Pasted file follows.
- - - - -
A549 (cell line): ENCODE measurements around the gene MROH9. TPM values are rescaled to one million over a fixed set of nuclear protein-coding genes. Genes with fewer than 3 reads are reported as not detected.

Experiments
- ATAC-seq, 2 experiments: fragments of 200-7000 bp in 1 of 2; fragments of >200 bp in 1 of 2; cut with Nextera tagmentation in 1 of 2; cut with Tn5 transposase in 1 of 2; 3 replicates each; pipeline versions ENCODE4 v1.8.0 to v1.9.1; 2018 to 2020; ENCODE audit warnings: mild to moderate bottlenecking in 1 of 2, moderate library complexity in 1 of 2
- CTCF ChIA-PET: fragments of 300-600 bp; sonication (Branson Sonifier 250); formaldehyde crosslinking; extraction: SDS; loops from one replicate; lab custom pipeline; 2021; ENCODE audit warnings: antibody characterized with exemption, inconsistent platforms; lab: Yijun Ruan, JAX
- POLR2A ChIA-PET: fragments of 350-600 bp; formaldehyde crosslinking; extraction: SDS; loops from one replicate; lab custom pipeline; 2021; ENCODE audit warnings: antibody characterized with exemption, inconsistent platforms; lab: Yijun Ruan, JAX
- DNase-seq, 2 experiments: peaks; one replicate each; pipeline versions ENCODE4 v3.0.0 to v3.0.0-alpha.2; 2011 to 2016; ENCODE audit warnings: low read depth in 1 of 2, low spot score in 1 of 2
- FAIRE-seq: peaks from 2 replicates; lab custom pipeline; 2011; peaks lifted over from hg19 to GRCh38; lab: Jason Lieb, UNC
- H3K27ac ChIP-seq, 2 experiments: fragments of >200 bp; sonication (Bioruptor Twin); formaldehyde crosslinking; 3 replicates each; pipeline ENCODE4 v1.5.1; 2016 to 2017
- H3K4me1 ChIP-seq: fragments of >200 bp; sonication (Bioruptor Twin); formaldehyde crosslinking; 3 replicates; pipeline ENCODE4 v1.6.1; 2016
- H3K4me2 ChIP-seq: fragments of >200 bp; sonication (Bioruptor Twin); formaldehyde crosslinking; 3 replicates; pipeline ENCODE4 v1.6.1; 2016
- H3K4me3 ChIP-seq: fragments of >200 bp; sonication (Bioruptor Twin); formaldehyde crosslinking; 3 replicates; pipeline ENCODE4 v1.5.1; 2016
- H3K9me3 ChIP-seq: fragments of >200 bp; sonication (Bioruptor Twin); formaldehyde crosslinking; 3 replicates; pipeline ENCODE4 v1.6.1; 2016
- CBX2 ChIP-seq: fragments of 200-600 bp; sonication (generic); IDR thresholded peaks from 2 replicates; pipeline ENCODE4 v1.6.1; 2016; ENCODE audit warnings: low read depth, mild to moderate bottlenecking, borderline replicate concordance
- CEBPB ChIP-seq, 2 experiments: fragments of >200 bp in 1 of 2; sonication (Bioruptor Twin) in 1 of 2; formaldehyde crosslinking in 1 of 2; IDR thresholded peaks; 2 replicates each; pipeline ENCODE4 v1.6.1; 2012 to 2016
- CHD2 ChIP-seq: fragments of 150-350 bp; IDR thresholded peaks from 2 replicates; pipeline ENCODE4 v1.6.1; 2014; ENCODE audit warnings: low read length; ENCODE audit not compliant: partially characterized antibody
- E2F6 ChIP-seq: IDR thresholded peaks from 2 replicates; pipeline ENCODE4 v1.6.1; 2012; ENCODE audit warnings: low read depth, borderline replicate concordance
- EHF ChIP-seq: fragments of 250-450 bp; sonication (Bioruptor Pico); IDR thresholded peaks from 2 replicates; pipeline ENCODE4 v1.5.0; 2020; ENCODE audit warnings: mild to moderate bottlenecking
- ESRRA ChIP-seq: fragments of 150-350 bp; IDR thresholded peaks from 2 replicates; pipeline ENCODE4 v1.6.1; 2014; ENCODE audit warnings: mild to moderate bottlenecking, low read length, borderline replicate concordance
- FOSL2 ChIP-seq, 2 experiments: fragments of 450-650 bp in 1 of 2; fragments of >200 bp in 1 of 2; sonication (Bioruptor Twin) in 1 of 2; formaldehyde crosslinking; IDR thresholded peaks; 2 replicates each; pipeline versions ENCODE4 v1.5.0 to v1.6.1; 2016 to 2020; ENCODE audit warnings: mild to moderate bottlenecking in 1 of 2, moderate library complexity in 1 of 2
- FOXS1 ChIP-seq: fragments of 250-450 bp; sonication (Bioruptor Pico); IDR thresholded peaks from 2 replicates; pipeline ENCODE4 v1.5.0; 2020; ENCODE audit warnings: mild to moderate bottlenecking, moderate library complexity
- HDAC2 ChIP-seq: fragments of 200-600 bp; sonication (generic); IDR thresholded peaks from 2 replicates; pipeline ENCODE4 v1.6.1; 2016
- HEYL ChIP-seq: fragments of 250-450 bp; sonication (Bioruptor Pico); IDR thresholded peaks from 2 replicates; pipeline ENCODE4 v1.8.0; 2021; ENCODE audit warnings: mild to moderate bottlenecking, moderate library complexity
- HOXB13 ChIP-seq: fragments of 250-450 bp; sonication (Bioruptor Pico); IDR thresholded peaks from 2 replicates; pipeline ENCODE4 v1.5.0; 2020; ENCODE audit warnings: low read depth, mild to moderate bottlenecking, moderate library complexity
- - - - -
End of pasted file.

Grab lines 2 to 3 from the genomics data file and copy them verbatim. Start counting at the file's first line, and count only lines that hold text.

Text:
Experiments
- ATAC-seq, 2 experiments: fragments of 200-7000 bp in 1 of 2; fragments of >200 bp in 1 of 2; cut with Nextera tagmentation in 1 of 2; cut with Tn5 transposase in 1 of 2; 3 replicates each; pipeline versions ENCODE4 v1.8.0 to v1.9.1; 2018 to 2020; ENCODE audit warnings: mild to moderate bottlenecking in 1 of 2, moderate library complexity in 1 of 2